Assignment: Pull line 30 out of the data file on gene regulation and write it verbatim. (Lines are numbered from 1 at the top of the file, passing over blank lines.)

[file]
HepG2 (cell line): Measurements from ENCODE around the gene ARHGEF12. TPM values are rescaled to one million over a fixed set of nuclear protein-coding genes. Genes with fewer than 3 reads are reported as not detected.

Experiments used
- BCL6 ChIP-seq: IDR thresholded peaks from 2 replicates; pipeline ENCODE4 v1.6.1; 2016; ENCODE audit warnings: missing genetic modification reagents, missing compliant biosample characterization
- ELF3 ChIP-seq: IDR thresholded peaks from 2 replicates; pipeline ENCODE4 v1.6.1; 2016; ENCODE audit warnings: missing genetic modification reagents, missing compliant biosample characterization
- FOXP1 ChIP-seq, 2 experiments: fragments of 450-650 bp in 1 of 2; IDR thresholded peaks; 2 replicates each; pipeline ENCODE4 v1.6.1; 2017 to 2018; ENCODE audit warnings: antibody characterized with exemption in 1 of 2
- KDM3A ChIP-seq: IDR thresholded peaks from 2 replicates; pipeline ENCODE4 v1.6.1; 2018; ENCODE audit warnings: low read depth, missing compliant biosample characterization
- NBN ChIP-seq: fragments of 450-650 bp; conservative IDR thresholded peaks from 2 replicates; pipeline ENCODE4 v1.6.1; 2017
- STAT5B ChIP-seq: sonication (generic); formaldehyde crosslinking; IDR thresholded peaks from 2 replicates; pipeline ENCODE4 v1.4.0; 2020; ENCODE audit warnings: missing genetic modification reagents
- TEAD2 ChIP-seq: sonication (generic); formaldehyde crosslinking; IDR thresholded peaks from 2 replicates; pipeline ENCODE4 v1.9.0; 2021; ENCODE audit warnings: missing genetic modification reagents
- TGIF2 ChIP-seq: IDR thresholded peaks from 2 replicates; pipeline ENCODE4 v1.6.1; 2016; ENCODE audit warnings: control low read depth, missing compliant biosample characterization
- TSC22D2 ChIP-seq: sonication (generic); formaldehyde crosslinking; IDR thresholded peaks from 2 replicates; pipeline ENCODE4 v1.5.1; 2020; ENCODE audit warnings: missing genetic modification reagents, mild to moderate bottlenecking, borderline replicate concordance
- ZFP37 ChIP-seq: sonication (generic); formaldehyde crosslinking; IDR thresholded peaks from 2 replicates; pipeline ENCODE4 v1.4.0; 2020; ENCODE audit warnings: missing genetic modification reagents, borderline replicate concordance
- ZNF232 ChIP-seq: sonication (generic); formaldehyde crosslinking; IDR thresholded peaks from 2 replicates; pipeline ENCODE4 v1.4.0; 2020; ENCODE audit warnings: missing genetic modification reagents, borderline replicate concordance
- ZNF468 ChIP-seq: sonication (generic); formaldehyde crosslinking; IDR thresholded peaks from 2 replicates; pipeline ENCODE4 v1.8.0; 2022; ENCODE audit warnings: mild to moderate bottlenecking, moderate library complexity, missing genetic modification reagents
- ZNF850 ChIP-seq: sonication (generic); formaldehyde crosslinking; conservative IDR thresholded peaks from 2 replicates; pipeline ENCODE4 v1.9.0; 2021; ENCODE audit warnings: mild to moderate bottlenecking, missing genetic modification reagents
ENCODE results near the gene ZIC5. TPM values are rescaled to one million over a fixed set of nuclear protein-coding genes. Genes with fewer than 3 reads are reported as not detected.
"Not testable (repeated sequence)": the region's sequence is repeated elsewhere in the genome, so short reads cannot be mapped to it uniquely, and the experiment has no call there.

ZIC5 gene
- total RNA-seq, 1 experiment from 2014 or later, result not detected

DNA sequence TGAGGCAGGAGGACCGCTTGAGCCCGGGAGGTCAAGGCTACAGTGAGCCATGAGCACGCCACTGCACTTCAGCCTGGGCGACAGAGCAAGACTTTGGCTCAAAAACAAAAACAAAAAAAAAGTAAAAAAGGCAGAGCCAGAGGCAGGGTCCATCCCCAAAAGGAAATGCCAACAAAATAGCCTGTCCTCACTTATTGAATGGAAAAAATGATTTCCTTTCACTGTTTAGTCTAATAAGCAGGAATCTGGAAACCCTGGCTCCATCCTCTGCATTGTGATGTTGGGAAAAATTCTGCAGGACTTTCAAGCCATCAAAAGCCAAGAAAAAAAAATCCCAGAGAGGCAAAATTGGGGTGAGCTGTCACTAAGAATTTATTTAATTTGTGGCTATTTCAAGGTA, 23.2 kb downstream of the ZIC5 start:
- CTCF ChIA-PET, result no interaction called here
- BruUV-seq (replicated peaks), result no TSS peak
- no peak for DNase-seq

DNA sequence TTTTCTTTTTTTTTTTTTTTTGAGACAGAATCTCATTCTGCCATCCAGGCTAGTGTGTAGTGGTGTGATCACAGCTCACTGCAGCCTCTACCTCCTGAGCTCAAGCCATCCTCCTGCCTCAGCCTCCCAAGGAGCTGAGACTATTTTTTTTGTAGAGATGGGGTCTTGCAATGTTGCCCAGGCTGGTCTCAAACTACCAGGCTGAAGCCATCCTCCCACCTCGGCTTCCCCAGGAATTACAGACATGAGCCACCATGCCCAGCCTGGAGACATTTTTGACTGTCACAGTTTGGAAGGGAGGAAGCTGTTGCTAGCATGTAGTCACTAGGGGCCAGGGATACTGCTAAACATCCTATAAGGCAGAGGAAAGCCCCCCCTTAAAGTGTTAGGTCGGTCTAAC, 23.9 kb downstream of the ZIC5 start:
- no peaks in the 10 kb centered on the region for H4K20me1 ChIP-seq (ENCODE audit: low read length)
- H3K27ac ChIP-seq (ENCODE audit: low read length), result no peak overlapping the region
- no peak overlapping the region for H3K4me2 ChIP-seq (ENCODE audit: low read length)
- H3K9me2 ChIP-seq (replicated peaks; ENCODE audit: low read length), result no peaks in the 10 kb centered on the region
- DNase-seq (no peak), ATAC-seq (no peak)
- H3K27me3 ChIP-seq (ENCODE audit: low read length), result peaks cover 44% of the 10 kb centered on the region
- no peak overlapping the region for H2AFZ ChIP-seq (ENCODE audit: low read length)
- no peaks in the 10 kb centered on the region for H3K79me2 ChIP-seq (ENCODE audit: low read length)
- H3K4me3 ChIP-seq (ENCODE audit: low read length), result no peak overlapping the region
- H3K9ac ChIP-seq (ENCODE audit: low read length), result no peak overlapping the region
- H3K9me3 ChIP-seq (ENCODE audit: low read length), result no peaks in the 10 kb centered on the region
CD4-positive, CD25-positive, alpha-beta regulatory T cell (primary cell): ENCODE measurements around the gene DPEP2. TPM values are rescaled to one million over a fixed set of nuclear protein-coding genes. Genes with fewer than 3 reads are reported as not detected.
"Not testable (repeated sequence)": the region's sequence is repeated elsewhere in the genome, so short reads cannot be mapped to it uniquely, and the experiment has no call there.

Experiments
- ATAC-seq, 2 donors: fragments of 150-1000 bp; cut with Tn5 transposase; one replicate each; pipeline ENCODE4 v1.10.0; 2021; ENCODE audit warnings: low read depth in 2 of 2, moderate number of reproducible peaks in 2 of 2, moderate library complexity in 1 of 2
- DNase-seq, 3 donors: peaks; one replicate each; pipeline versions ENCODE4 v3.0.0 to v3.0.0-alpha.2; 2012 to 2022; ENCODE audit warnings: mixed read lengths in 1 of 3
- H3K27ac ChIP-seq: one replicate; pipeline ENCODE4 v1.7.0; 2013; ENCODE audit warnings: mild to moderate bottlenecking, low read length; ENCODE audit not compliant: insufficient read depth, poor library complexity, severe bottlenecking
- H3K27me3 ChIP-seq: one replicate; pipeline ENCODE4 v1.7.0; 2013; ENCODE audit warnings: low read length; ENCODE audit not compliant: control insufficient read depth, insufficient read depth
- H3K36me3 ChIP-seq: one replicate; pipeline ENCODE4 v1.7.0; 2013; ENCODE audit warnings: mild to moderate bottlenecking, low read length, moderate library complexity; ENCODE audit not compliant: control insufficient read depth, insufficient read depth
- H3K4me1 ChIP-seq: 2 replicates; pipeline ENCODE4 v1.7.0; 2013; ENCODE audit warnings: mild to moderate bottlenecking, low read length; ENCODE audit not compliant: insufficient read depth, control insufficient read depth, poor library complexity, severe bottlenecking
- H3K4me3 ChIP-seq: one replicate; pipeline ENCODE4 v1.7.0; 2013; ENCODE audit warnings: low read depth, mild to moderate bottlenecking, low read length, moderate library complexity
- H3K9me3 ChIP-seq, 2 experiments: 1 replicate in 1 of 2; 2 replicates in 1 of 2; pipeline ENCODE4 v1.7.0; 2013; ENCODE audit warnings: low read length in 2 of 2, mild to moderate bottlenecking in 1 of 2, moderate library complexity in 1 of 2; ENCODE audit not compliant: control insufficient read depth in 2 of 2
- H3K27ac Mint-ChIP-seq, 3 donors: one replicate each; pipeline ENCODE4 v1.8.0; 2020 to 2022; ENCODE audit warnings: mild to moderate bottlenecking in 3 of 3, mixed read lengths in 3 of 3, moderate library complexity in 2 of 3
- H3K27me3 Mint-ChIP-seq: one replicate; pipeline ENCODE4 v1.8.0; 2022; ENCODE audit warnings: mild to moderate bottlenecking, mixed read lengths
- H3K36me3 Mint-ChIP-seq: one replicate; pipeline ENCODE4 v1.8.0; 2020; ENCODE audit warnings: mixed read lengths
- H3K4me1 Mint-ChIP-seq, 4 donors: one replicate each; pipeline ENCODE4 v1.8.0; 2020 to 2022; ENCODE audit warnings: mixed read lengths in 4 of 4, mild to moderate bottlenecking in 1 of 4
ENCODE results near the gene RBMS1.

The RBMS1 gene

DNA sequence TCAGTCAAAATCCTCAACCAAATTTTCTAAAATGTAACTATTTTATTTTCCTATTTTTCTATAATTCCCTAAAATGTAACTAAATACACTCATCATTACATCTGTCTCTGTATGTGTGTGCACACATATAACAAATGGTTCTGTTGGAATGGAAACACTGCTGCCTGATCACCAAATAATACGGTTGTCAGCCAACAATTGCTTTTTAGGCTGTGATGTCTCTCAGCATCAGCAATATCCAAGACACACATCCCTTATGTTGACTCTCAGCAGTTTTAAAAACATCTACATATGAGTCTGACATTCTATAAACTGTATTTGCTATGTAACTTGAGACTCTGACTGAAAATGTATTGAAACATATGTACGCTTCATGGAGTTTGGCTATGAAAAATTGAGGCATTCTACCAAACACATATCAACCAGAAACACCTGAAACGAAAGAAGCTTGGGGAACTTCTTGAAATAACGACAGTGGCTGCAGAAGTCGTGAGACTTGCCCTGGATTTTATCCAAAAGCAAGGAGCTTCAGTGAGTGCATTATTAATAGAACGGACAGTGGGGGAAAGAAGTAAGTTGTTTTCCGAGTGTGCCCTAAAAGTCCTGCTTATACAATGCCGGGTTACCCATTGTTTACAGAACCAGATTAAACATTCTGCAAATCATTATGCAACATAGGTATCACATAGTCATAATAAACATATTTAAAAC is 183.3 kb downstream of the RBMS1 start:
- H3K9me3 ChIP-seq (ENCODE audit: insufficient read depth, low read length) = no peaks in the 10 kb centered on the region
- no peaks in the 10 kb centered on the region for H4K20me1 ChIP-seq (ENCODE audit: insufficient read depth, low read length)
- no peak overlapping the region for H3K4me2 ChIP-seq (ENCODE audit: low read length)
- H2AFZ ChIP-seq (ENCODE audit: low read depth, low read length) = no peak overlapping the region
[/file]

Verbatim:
- H3K27me3 ChIP-seq (ENCODE audit: low read length), result peaks cover 44% of the 10 kb centered on the region